Guiding Bonds

About Us

Guiding Bonds is an interdisciplinary symposium that explores peer support networks amongst BIPOC (Black, Indigenous, and People of Color) scholars and artists engaged in research-creation practices. The symposium will provide an opportunity to bring together artists and academics from several fields of art, design, cultural studies, communication studies, sociology, community development, social innovation studies, with professional designers, artists, community organizations and indigenous knowledge keepers.
Guiding Bonds intends to offer accessible knowledge and models for peer support, mentorship, and networks formed by artists, designers, community leaders, Indigenous knowledge keepers, and educators from Toronto. Future programming will enable participants to network through their shared commitment to equity, social innovation, social justice, and societal transformations.
The research involved in this project requires participation from individuals who hold lived experience and knowledge related to mentorship, systemic biases, informal training, peer support networks and critical pedagogy to imagine structures that respond to these challenges within academic environments. Many scholars, researchers, and practitioners have developed peer support models for artists, designers, and researchers. This conference would form a space for scholars and practitioners to share their knowledge and imagine cross-institutional support structures to respond to emerging gaps from EDI initiatives and strategies.
Artists, academics, independent scholars, and community organizers will offer a diversity of perspectives, experiences, and practices to shape a broader understanding of equity and societal transformation. As presenters and audience members share various strategies, models, and approaches for mentorship we believe that the outcome of the book sprint workshop will allow them to digest the new knowledge and integrate it into their research and creative practice. Moreover, the workshop’s textual output will shape a plural understanding of research networks and guide us in designing an inclusionary peer-to-peer support structure that resonates across institutions, communities, generations, and sectors.


Carrianne Leung

Carrianne Leung is a fiction writer and assistant professor at the University of Guelph in Creative Writing. Her debut novel, The Wondrous Woo was shortlisted for the 2014 Toronto Book Awards. Her collection of linked stories, That Time I Loved You was named one of the Best Books of 2018 by CBC, shortlisted for the Toronto Book Awards 2019, long listed for Canada Reads 2019 and awarded the Danuta Gleed Literary Award 2019. She is currently working on a new novel, titled The After.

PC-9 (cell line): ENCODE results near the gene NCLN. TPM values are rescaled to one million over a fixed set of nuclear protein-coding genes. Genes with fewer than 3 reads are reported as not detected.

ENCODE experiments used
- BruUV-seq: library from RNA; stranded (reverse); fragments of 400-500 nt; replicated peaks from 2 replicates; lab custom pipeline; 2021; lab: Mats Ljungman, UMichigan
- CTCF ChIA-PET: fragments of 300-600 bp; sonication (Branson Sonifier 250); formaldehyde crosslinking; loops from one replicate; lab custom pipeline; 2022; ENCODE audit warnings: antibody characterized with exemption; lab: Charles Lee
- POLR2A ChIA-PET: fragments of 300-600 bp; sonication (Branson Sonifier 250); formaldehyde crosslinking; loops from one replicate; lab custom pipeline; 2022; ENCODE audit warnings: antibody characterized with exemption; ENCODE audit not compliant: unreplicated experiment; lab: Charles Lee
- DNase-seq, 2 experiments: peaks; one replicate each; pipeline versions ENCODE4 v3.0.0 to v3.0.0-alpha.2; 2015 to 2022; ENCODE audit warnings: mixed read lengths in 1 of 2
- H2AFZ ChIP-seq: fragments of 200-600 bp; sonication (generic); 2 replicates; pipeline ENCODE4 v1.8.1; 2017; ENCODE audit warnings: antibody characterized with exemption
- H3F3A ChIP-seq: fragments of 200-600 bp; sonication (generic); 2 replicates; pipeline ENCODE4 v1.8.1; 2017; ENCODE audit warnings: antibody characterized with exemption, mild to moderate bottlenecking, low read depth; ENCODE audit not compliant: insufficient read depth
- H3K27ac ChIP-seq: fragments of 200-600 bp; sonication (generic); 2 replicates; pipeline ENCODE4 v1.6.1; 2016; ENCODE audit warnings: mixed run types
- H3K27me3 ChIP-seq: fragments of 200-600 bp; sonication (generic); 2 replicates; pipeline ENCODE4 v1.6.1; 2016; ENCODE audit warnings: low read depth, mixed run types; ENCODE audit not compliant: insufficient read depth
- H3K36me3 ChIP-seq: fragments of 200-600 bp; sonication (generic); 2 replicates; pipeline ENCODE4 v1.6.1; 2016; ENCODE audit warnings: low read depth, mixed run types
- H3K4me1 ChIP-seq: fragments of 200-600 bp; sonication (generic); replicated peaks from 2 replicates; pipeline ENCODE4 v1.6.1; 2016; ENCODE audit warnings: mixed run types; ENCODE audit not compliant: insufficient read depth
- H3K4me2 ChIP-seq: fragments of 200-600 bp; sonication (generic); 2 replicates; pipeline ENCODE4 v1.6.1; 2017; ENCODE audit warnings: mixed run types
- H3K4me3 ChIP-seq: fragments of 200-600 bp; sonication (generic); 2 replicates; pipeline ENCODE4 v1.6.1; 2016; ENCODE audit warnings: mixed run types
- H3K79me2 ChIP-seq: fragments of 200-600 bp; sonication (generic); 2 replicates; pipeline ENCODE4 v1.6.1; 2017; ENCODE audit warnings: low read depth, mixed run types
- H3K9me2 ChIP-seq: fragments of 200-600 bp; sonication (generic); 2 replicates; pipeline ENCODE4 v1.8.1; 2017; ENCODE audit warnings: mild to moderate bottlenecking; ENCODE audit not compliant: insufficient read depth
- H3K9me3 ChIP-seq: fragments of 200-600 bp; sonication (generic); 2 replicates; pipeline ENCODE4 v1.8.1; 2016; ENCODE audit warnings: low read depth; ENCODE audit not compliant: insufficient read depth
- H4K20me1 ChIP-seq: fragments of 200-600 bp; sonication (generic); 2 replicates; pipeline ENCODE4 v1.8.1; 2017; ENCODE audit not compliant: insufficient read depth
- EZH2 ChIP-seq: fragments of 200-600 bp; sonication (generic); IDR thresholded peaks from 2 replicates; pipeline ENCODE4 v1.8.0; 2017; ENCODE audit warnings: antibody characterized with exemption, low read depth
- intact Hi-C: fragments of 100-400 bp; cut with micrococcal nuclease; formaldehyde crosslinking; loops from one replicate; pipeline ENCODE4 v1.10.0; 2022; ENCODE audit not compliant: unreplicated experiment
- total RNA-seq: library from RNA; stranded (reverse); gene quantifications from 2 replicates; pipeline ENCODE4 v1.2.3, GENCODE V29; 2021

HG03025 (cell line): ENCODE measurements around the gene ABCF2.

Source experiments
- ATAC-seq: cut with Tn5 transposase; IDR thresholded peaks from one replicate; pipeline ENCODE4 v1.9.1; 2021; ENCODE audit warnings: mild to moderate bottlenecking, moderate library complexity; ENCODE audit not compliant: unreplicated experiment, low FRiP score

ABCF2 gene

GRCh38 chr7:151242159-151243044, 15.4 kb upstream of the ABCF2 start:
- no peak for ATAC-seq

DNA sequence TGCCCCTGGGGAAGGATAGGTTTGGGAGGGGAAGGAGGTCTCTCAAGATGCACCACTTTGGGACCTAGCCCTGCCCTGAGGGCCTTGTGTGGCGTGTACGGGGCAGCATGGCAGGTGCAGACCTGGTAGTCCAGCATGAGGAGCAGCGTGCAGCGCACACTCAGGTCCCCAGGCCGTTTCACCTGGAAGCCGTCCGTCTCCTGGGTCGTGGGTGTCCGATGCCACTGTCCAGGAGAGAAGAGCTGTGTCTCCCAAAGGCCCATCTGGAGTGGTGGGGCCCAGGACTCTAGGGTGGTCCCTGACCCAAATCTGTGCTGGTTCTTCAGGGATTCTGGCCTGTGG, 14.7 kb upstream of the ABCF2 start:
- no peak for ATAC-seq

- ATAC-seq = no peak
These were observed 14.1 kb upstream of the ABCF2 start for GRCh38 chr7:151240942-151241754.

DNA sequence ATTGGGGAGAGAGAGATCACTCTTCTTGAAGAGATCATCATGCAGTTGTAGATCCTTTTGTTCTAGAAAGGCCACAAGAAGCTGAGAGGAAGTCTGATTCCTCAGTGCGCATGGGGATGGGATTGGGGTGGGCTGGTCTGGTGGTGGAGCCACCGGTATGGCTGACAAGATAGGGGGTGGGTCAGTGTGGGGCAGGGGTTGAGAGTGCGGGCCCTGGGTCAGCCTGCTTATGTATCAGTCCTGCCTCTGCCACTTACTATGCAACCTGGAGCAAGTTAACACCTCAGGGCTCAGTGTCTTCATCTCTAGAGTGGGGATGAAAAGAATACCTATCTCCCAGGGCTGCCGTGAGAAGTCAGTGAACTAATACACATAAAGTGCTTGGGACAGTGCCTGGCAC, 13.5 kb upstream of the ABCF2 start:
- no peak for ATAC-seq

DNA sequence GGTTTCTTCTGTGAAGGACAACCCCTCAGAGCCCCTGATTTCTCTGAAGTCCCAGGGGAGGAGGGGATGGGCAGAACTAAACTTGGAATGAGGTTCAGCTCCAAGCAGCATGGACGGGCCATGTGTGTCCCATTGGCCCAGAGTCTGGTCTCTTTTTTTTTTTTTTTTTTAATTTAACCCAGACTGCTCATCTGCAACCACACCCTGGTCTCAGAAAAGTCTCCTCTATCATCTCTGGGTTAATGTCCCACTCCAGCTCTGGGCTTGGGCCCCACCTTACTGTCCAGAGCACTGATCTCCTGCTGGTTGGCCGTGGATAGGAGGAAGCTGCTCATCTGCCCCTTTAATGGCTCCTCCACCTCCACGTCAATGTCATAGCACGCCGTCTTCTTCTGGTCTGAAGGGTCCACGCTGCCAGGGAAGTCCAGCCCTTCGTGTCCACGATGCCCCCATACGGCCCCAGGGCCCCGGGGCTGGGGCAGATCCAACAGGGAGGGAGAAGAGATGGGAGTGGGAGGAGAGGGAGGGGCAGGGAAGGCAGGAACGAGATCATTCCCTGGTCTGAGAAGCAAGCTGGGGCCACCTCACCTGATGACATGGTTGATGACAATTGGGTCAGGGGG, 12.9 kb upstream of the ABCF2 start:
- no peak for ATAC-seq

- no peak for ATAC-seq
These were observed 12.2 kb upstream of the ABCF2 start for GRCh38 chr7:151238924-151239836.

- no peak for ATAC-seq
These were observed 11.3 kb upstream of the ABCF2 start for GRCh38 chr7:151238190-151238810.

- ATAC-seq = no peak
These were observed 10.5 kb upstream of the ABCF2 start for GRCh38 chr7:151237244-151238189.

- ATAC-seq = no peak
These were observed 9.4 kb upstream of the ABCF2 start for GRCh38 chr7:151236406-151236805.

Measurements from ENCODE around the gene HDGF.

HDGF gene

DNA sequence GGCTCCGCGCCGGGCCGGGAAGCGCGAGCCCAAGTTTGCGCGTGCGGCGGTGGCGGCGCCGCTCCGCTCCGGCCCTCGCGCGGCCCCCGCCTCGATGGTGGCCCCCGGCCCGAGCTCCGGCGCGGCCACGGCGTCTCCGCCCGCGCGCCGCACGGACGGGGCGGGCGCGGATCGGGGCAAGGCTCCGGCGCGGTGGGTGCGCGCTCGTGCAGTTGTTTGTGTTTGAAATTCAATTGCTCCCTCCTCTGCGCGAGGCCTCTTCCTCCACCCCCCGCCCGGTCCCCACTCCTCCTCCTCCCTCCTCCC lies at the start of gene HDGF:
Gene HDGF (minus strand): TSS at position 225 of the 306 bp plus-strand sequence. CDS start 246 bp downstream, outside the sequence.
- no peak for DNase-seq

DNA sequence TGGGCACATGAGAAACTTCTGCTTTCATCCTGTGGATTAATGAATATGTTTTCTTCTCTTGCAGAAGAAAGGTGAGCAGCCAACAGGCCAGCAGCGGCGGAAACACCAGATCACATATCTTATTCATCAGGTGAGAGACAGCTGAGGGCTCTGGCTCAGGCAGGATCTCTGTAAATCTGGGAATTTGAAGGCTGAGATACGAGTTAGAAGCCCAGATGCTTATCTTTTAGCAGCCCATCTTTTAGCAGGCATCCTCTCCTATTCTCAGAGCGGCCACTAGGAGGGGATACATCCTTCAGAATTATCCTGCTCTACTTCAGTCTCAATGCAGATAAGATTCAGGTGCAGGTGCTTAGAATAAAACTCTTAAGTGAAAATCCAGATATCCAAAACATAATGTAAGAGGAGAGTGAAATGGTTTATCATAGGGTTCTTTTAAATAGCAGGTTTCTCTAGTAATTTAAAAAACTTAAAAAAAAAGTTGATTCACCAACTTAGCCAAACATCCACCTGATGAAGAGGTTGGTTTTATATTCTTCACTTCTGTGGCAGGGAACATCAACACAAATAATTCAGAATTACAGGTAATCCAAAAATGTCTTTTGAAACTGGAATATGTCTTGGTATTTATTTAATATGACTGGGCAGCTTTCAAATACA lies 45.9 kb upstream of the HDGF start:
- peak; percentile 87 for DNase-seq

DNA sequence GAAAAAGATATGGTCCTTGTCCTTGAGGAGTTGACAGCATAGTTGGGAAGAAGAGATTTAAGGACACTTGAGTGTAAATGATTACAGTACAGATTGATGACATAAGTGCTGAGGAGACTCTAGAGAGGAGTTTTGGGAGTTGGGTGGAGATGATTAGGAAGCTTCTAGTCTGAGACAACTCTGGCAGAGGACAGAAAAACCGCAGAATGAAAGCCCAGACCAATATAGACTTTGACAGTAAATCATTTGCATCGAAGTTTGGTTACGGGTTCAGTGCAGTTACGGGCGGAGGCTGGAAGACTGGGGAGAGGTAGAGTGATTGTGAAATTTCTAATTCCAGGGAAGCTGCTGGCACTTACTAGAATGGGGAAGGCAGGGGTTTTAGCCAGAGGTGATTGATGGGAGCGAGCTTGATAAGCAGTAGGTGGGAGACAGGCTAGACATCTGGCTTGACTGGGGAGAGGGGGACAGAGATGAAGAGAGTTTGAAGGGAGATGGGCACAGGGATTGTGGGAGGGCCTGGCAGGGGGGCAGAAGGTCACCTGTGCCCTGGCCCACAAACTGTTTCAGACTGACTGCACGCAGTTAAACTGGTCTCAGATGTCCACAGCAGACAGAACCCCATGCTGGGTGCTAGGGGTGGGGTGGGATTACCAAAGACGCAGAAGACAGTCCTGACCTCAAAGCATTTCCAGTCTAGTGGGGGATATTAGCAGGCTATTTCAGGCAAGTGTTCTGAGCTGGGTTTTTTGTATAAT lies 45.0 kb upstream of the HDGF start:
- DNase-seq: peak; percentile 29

Patricio davila

Patricio Dávila is a designer, artist, researcher and educator. He is Associate Professor in the Department of Cinema and Media Arts in the School of the Arts, Media, Performance and Design, at York University. He is also core member of the Vision: Science to Applications (VISTA) project at York University. Patricio is also co-director of Public Visualization Lab/Studio (PVLS). PVLS is a networked lab and studio (York U, OCADU, TMU) and focusses on how visualization can operate as a critical design and media practice. A priority for PVLS is to understand the ways that the representation of data is political as well as analytical and creative. A basic premise that guides PVLS’s projects is that visualization is an assemblage that arranges people, things and processes and as such demands a commitment to ethics, accountability and meaningful participation.

Immony Men

Immony Mèn is an artist, educator, and community-based researcher. He is an Assistant Professor in the Faculty of Arts and Science at OCAD University. As an artist, he has exhibited nationally and internationally and has been awarded municipal, provincial, and federal arts council grants to support his work. His research focuses on developing a theoretical framework for understanding (specifically Khmer/Cambodian) diasporic experience through media praxis, critical race theory, and various forms of community engagement. Men’s practice takes the form of research-creation projects such as interactive installations, interdisciplinary performances, social artworks, and participatory community projects. Works include Receipts, Fabulous Ones, Post-Colonial Hot Ones, Traversal Residency, Passing through the Heart, Shadows!, Cite, Chthulucene, Powers of Kin, Everything in Place, and Taking Care of Business. Immony is co-director of Public Visualization Lab / Studio.

Alana traficante

Alana Traficante is an arts organizer, writer/editor and sometimes curator based in Toronto. She facilitates networks in the artistic community through exhibition, book and space-making initiatives, with an interest in civic engagement, capacity building and mentorship. Alana holds an MFA in Criticism and Curatorial Practice from OCAD University (2016) and a BA in Art History from the University of Toronto (2004). She has worked as the Executive Director of Gallery 44 Centre for Contemporary Photography since 2018.

Project Staff

Nedda baba

Nedda Baba is an artist, programmer, and project coordinator. She is also the co-founder of Dead Projects, a digital collective and virtual project space for emerging and underrepresented artists. Nedda is a graduate of the MFA program at York University, where she also completed her Bachelor of Fine Arts.

Lilian Leung

Lilian Leung is a designer, artist, and community-based researcher. Based in the unceded territories of the kʷikʷəƛ̓əm First Nation, they are focused on applying thoughtful and considered design solutions to community-centered projects, and developing relationships through collaboration.


Funders Logos - Wide - OCADGrad
Funders Logos - Wide - SSHRC
Funders Logos - Wide - CanadaCouncil


Sponsors - OCAD
Sponsor Logos - G44
Sponsor Logos - YorkU
Sponsor Logos - Guelph